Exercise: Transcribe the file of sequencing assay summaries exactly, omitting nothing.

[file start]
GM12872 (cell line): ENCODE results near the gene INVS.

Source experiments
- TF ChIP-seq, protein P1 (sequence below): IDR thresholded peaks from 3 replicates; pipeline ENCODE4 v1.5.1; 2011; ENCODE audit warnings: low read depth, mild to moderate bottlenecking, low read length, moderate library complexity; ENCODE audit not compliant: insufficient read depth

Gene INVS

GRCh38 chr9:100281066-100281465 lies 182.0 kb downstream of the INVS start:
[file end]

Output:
GM12872 (cell line): ENCODE results near the gene INVS.

Source experiments
- TF ChIP-seq, protein P1 (sequence below): IDR thresholded peaks from 3 replicates; pipeline ENCODE4 v1.5.1; 2011; ENCODE audit warnings: low read depth, mild to moderate bottlenecking, low read length, moderate library complexity; ENCODE audit not compliant: insufficient read depth

Gene INVS

GRCh38 chr9:100281066-100281465 lies 182.0 kb downstream of the INVS start: